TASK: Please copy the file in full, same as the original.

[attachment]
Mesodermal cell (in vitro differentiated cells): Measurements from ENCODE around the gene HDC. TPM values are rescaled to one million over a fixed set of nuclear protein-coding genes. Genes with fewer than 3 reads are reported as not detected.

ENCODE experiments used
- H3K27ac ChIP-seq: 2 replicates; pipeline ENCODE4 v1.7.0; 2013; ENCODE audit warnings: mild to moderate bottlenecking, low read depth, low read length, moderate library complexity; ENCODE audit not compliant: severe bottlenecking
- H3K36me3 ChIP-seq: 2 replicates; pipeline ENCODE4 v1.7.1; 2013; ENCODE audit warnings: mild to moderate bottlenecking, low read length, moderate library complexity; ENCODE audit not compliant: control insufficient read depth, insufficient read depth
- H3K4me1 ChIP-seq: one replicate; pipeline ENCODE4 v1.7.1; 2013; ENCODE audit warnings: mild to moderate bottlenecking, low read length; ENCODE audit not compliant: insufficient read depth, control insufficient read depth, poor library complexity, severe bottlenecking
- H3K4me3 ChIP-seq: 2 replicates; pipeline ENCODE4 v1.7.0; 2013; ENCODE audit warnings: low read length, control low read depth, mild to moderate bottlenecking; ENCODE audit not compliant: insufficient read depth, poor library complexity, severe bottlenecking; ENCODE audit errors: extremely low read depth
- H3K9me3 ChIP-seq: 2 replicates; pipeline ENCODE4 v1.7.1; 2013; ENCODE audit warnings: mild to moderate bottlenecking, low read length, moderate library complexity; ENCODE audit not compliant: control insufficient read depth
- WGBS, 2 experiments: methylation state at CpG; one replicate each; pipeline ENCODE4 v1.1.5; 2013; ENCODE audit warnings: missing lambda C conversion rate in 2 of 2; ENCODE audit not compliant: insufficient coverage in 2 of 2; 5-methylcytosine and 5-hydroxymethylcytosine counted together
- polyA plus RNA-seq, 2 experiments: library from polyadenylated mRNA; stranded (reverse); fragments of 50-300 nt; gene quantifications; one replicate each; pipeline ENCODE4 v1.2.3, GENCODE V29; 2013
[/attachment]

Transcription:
Mesodermal cell (in vitro differentiated cells): Measurements from ENCODE around the gene HDC. TPM values are rescaled to one million over a fixed set of nuclear protein-coding genes. Genes with fewer than 3 reads are reported as not detected.

ENCODE experiments used
- H3K27ac ChIP-seq: 2 replicates; pipeline ENCODE4 v1.7.0; 2013; ENCODE audit warnings: mild to moderate bottlenecking, low read depth, low read length, moderate library complexity; ENCODE audit not compliant: severe bottlenecking
- H3K36me3 ChIP-seq: 2 replicates; pipeline ENCODE4 v1.7.1; 2013; ENCODE audit warnings: mild to moderate bottlenecking, low read length, moderate library complexity; ENCODE audit not compliant: control insufficient read depth, insufficient read depth
- H3K4me1 ChIP-seq: one replicate; pipeline ENCODE4 v1.7.1; 2013; ENCODE audit warnings: mild to moderate bottlenecking, low read length; ENCODE audit not compliant: insufficient read depth, control insufficient read depth, poor library complexity, severe bottlenecking
- H3K4me3 ChIP-seq: 2 replicates; pipeline ENCODE4 v1.7.0; 2013; ENCODE audit warnings: low read length, control low read depth, mild to moderate bottlenecking; ENCODE audit not compliant: insufficient read depth, poor library complexity, severe bottlenecking; ENCODE audit errors: extremely low read depth
- H3K9me3 ChIP-seq: 2 replicates; pipeline ENCODE4 v1.7.1; 2013; ENCODE audit warnings: mild to moderate bottlenecking, low read length, moderate library complexity; ENCODE audit not compliant: control insufficient read depth
- WGBS, 2 experiments: methylation state at CpG; one replicate each; pipeline ENCODE4 v1.1.5; 2013; ENCODE audit warnings: missing lambda C conversion rate in 2 of 2; ENCODE audit not compliant: insufficient coverage in 2 of 2; 5-methylcytosine and 5-hydroxymethylcytosine counted together
- polyA plus RNA-seq, 2 experiments: library from polyadenylated mRNA; stranded (reverse); fragments of 50-300 nt; gene quantifications; one replicate each; pipeline ENCODE4 v1.2.3, GENCODE V29; 2013